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Milpitas, CA
SoulReaver009
Jun 12, 2020 6:59 PM CST
So this guy is giving away free tree clippings. The only tree I know to stay away from is walnut trees.

Anything else I should stay away from?

Pic below
Thumb of 2020-06-13/SoulReaver009/0bef61

Name: Carol
Santa Ana, ca
Sunset zone 22, USDA zone 10 A.
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ctcarol
Jun 12, 2020 8:13 PM CST
Palms! We can't give away mulch down here due to palm seeds.
Milpitas, CA
SoulReaver009
Jun 12, 2020 8:20 PM CST

Thumb of 2020-06-13/SoulReaver009/94dc61
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Name: GERALD
Lockhart, Texas (Zone 8b)
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IntheHotofTexas
Jun 12, 2020 9:04 PM CST
Around here, I wouldn't dare just take random wood mulch. We have oak wilt, and I have 200+ year old oaks. I won't even let a chain saw or other tool be brought onto the property and used.
Milpitas, CA
SoulReaver009
Jun 12, 2020 9:13 PM CST
Yeah I went to check it out.

I was thinking the same thing. Too much risk. Plus, the guy said he didn't know what trees they came from. It was a like a culdesac trimming. Thanks for reinforcing that. My brain would've talked me into using it, and probably killing all of my plants as a result from some kind chemical or disease or anything bad.
Port d'Envaux, France (Zone 9a)
A Darwinian gardener
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JBarstool
Jun 13, 2020 7:45 AM CST
"Anything else I should stay away from?"
Moonshine.
Causes blindness.
That said - I may be on the wrong side of the debate here, but I would not hesitate to take that and use it for pathways.
I find myself most amusing.
[Last edited by JBarstool - Jun 13, 2020 7:47 AM (+)]
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Name: Suzanne/Sue
Sebastopol, CA (Zone 9a)
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Calif_Sue
Jun 13, 2020 9:49 AM CST

Plants Admin

I get wood chips for my pathways too. Only compost is used as mulch.
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Name: Gina
Florida (Zone 9a)
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Gina1960
Jun 13, 2020 11:03 AM CST
There was free mulch here available after the double back to back hurricanes in 2004 from all the trees that fell. They just chipped everything up together regardless of species and made it available. Hello? Many people got much that was TERMITE and PINE BEETLE infested.
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Name: stone
near Macon Georgia (USA) (Zone 8a)
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stone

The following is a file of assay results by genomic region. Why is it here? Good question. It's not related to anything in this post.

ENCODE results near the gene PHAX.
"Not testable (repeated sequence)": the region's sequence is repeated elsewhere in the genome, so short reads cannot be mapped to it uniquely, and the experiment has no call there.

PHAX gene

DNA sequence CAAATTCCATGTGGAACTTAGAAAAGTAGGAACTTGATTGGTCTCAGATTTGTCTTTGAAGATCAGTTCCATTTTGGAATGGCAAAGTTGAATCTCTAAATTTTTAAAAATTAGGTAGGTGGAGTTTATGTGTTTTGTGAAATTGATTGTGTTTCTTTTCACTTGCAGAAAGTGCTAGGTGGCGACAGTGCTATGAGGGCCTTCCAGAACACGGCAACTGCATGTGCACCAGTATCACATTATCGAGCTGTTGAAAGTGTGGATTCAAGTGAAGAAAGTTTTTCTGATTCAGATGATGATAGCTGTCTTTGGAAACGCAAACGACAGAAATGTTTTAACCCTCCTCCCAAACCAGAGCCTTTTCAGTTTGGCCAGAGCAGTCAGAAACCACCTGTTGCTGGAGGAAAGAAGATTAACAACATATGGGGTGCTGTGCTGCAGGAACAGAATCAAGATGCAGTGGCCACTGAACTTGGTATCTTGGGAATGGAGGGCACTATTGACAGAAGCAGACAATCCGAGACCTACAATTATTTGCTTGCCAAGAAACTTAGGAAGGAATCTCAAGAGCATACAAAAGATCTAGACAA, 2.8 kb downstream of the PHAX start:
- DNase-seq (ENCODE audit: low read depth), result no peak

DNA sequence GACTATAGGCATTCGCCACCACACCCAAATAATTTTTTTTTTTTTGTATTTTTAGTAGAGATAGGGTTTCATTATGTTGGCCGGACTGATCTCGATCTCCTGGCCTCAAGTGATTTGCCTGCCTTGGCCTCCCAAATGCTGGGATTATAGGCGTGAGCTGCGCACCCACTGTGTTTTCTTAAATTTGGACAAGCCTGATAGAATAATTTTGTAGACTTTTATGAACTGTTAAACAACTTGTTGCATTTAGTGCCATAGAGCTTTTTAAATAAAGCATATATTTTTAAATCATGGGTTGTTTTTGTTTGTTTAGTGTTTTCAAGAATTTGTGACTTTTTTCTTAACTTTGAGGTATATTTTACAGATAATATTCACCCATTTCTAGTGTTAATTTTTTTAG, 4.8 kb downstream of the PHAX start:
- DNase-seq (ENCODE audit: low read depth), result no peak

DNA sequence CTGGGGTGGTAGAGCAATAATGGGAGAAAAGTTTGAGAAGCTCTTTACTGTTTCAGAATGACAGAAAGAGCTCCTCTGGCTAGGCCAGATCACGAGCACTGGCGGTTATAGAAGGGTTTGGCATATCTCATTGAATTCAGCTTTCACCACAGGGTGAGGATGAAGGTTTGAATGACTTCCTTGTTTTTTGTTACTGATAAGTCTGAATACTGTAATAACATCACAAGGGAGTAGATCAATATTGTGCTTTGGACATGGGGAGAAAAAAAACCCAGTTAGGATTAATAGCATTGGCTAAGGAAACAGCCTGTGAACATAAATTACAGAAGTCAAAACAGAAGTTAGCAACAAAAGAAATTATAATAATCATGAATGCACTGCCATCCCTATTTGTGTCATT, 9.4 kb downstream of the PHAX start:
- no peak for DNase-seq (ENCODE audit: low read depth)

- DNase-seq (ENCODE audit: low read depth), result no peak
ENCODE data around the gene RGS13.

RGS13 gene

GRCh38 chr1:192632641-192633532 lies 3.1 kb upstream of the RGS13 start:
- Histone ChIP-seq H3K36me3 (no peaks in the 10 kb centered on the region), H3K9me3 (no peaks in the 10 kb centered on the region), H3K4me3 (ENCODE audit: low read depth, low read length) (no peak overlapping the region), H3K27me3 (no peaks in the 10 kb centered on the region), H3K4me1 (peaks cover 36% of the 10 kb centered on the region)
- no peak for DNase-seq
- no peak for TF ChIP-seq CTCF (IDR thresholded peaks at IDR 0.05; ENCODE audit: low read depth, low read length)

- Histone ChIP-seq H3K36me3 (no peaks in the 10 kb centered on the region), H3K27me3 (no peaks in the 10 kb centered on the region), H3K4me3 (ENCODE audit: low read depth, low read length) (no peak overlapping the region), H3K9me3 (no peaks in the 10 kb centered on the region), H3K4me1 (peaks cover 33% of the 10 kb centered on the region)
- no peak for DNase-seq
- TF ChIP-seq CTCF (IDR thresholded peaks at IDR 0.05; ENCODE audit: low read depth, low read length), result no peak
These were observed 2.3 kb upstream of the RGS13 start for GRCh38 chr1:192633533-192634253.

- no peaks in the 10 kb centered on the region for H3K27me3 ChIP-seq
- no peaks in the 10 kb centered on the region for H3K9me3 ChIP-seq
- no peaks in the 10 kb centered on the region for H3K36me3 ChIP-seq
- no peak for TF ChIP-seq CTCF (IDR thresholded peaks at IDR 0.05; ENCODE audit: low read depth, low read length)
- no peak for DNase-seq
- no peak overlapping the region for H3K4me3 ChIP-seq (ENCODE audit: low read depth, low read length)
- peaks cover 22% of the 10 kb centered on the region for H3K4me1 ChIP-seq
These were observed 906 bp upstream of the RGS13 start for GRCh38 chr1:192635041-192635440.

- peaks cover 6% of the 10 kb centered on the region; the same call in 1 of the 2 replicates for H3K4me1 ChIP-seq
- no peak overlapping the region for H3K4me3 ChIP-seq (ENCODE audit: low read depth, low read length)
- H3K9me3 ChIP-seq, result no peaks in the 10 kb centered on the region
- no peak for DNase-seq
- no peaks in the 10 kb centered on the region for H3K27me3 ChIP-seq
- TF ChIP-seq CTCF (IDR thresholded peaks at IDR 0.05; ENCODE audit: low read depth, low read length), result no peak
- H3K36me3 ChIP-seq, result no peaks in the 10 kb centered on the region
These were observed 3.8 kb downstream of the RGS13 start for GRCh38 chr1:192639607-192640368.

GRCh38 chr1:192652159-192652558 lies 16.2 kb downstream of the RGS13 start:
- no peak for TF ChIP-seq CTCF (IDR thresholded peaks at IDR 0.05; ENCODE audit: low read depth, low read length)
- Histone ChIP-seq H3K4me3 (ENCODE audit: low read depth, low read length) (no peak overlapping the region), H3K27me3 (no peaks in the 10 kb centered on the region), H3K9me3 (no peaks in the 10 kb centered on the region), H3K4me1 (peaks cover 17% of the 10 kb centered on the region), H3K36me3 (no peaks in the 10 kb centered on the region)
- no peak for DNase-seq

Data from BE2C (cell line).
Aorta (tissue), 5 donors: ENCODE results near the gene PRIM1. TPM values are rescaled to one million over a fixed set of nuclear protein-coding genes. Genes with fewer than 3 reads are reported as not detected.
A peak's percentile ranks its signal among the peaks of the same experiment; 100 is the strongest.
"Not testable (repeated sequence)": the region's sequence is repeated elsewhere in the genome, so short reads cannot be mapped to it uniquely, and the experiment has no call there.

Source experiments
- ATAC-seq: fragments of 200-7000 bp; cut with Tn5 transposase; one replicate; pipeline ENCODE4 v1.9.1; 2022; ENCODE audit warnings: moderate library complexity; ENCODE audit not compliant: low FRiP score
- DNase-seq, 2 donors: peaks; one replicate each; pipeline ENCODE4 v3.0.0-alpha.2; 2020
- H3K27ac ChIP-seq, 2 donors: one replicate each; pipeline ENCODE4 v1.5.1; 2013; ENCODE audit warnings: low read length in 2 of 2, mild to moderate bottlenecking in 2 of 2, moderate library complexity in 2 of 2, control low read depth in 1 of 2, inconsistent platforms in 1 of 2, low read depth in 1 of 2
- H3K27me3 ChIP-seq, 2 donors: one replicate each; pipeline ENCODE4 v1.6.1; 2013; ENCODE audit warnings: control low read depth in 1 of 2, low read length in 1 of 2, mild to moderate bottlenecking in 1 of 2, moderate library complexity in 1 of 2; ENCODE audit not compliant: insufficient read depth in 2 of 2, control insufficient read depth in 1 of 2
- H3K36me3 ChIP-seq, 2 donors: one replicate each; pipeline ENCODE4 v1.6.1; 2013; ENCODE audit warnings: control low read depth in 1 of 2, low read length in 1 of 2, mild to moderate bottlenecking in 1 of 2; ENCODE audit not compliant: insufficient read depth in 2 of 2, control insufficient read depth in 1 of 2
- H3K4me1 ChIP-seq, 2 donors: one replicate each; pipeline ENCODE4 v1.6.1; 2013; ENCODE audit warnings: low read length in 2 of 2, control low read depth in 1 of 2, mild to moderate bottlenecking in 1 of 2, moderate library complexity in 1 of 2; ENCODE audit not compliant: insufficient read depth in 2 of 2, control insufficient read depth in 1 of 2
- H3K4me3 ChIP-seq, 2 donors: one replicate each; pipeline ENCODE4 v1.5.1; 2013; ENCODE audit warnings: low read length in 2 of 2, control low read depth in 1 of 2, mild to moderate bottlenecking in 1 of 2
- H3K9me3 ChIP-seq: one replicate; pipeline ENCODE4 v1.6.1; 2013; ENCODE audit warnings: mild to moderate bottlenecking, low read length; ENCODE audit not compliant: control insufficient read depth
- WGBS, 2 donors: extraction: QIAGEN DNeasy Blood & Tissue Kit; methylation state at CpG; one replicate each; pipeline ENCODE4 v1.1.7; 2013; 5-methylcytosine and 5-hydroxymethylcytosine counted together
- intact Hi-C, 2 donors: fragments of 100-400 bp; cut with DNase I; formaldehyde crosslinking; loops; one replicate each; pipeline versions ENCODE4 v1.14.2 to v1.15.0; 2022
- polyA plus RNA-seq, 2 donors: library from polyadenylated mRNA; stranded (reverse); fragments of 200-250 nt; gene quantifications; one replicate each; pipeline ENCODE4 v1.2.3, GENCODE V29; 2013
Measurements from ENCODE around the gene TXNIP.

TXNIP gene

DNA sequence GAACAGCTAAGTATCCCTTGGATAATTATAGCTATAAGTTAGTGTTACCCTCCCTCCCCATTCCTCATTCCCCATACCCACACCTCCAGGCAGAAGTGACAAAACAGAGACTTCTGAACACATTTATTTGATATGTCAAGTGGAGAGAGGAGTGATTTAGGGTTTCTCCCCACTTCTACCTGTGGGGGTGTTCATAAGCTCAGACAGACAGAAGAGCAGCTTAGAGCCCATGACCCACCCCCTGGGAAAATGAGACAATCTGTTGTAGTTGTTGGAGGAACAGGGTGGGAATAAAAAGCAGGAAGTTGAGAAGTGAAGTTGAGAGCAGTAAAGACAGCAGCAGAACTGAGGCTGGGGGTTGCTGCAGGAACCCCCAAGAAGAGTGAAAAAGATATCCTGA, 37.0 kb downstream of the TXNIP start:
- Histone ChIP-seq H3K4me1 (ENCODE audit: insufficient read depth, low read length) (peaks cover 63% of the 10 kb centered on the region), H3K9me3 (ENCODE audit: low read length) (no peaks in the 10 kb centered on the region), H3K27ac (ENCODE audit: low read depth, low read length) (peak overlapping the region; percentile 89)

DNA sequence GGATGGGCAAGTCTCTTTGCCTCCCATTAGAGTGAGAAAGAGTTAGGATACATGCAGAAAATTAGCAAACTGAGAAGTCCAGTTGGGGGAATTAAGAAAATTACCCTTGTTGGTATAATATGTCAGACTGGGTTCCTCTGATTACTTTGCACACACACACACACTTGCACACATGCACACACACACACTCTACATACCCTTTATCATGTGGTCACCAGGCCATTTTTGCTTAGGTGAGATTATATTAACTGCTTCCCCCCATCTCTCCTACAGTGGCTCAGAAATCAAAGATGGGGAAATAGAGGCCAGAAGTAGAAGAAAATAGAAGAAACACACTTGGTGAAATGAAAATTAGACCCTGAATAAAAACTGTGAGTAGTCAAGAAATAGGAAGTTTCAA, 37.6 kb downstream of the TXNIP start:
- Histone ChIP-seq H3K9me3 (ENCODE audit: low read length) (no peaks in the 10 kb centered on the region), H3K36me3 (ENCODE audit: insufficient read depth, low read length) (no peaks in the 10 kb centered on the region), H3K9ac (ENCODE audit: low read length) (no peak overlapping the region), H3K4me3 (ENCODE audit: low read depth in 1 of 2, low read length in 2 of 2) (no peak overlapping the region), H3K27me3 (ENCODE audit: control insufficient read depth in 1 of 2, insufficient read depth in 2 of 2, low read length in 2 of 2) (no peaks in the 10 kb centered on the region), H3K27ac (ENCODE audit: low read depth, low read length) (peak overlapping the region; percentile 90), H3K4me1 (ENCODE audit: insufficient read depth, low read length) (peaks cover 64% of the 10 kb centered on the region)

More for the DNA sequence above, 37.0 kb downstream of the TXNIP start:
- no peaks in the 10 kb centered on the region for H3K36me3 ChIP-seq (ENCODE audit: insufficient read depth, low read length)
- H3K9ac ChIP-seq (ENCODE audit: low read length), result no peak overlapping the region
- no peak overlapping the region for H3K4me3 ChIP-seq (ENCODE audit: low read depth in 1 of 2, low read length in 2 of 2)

Jun 13, 2020 12:39 PM CST
JBarstool said:"Anything else I should stay away from?"
Moonshine.
Causes blindness.
That said - I may be on the wrong side of the debate here, but I would not hesitate to take that and use it for pathways.


The thread "Tree-trimmer, ROW Clearing wood chips for mulching????" in Vegetables and Fruit forum

People ask me... Stone, what's the best mulch?
I tell them to use whatever is freely available.

The above mulch is priced right, I'd fill my pickup truck and carry to my garden until the mulch ran out.

...And then ask when they were likely to have more!

Out in California... flammability might be an issue.

Probably need to research what is allowed in your neighborhood... re fire danger.
[Last edited by stone - Jun 13, 2020 12:42 PM (+)]
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Milpitas, CA
SoulReaver009
Jun 13, 2020 12:44 PM CST
So there's no compost. It says in the ad that there's mulch/compost. But he means that you can take the mulch to use a base to MAKE your own compost. So there's no compost. I was gonna load up all of the compost, but he told me, "it's just mulch."

I already have termites. Lol

But I just don't want to bring it back and then my plants die. Lol.

Name: stone
near Macon Georgia (USA) (Zone 8a)
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stone
Jun 13, 2020 12:53 PM CST
Can you see the mulch in this picture?

Thumb of 2020-06-13/stone/fa189e
(last year's garden) https://gardens-in-the-sand.bl...

In my experience... using the mulch on top of the soil... Prevents germination of unwanted plants, promotes moisture retention in the soil, and... very importantly, keeps the hot subtropical sun from burning the organic material out of the soil.

Just don't till the woodchips under until they've been on top of the soil for a year!

Tilling the woodchips under will harm the plants... leaving them on top of the soil is GREAT!
[Last edited by stone - Jun 13, 2020 12:54 PM (+)]
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Milpitas, CA
SoulReaver009